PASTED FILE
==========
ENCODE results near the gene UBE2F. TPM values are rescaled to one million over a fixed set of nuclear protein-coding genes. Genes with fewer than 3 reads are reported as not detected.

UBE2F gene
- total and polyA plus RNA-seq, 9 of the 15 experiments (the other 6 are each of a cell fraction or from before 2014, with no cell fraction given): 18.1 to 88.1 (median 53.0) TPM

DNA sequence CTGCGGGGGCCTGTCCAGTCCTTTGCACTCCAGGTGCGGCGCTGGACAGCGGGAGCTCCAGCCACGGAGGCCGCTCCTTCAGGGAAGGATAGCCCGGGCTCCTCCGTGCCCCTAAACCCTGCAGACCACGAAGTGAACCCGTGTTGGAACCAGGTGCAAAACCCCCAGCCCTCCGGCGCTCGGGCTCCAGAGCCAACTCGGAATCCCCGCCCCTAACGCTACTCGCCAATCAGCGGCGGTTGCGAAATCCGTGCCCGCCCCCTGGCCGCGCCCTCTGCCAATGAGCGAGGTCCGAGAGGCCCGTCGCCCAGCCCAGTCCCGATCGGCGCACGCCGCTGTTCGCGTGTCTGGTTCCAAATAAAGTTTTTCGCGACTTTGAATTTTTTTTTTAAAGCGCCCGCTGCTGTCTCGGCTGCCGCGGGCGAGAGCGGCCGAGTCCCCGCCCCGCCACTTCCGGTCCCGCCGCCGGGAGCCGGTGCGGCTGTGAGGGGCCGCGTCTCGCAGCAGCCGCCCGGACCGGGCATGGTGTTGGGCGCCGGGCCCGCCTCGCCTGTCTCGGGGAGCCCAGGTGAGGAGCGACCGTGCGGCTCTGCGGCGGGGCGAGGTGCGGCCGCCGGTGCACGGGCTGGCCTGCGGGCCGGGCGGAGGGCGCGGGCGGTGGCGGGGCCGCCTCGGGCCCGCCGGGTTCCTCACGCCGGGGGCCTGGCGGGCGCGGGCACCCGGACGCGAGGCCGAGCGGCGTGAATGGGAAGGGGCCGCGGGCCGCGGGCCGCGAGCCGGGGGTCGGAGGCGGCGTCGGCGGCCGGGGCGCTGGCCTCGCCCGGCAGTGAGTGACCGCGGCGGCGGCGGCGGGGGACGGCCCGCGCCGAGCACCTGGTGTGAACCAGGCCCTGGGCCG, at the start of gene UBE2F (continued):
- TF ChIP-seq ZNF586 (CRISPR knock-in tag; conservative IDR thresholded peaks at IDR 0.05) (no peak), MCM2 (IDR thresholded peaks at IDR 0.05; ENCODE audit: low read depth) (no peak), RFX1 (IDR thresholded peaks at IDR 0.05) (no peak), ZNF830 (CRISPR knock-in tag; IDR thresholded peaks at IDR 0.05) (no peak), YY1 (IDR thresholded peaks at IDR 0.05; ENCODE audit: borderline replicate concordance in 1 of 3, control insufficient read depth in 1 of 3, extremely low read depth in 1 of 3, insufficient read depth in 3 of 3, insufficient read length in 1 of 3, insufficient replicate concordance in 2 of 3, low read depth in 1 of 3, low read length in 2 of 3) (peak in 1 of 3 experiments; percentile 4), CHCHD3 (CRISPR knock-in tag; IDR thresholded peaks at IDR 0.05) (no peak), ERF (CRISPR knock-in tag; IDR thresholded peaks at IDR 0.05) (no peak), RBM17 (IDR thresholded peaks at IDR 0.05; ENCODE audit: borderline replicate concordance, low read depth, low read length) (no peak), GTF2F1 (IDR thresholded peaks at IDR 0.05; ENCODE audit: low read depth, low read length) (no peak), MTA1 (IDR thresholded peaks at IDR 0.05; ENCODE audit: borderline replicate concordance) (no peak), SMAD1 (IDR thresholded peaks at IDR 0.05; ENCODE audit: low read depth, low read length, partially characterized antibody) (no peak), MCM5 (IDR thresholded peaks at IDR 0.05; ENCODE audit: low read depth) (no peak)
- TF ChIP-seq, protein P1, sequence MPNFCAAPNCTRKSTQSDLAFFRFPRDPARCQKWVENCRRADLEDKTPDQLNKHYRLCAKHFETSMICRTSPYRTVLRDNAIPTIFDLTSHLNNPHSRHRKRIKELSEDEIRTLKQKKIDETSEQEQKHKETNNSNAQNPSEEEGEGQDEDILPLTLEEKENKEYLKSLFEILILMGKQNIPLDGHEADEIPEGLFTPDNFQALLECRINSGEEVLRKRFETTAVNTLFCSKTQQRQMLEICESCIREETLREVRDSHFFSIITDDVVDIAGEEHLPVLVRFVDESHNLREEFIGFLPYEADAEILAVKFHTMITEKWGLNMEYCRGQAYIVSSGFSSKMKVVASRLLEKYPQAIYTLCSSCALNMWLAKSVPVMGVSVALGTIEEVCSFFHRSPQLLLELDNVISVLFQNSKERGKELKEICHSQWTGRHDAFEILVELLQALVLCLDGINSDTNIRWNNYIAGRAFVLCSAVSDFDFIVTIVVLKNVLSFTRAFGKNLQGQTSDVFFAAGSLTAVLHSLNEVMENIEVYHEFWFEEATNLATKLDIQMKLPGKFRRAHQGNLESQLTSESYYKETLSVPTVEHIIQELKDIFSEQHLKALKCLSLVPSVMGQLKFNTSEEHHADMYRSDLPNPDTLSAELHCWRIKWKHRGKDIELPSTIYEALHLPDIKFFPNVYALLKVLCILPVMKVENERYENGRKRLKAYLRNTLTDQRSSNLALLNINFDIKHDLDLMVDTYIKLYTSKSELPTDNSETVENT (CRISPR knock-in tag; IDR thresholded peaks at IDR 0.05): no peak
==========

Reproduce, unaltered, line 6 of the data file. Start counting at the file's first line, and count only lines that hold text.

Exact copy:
- TF ChIP-seq, protein P1, sequence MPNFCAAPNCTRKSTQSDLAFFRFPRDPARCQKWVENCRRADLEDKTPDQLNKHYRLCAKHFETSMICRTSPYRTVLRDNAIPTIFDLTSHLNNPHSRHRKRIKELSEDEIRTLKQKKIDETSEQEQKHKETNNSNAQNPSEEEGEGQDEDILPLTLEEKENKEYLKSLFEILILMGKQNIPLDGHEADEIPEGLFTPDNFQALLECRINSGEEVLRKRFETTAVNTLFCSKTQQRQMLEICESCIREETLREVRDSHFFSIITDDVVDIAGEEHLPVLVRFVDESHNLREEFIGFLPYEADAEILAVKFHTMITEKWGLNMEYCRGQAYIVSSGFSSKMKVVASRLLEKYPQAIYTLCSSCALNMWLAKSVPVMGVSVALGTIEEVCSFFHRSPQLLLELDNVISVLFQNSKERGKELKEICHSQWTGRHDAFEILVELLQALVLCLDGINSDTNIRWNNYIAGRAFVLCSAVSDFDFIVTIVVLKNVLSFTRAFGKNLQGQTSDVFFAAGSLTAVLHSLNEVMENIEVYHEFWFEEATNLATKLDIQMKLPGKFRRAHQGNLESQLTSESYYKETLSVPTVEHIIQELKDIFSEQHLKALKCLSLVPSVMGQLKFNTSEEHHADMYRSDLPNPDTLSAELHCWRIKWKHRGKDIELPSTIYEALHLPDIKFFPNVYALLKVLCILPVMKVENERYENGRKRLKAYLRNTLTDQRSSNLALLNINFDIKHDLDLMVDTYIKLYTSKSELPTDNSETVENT (CRISPR knock-in tag; IDR thresholded peaks at IDR 0.05): no peak